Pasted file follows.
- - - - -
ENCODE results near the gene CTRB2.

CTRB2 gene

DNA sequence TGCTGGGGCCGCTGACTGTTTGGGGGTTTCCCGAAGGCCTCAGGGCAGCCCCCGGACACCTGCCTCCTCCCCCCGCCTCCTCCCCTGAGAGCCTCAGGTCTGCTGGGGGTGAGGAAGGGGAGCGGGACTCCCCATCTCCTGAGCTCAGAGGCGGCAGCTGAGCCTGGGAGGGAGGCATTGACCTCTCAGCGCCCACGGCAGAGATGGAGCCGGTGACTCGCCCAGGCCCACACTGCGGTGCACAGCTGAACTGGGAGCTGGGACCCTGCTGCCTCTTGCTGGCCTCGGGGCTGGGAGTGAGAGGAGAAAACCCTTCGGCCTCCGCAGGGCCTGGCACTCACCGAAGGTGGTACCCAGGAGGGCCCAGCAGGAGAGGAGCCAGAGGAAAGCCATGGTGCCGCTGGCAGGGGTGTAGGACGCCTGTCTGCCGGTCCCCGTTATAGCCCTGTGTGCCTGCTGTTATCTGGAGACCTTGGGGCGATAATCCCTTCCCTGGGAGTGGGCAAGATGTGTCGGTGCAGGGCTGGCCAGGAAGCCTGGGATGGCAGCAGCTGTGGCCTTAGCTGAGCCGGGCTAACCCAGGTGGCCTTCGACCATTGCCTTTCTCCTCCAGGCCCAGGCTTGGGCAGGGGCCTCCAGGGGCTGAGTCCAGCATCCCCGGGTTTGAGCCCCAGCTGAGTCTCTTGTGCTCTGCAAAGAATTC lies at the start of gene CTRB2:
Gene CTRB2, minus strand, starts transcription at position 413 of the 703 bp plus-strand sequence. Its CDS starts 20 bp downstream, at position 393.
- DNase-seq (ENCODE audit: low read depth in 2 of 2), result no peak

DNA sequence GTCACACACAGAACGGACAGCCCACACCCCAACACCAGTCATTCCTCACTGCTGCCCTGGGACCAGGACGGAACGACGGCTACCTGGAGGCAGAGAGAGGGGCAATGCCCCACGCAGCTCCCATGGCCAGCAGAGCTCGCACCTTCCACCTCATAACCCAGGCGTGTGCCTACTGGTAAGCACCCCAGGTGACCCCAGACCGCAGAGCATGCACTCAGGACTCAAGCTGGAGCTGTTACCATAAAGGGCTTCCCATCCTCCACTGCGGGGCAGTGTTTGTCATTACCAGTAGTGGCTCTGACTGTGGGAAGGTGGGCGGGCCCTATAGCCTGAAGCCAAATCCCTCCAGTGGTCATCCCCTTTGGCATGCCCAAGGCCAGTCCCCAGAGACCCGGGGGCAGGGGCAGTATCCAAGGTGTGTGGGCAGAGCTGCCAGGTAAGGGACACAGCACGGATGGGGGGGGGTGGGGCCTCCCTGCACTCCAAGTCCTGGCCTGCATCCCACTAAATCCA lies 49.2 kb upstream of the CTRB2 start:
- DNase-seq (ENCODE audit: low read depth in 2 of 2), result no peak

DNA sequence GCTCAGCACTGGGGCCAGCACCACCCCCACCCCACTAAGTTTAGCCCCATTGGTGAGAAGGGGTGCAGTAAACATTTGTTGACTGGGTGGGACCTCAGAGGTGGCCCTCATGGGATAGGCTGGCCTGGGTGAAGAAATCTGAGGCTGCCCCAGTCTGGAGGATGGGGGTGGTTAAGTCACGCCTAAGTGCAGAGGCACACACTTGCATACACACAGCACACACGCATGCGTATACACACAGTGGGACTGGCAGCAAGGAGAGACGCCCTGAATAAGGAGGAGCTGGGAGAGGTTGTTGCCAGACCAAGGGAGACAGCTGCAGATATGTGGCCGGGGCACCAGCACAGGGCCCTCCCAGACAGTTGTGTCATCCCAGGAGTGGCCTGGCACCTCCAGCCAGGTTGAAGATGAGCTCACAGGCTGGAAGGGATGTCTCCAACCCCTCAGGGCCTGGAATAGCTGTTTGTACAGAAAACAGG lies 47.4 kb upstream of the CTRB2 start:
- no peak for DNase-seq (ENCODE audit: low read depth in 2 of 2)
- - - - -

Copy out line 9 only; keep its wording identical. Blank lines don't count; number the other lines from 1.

- no peak for DNase-seq (ENCODE audit: low read depth in 2 of 2)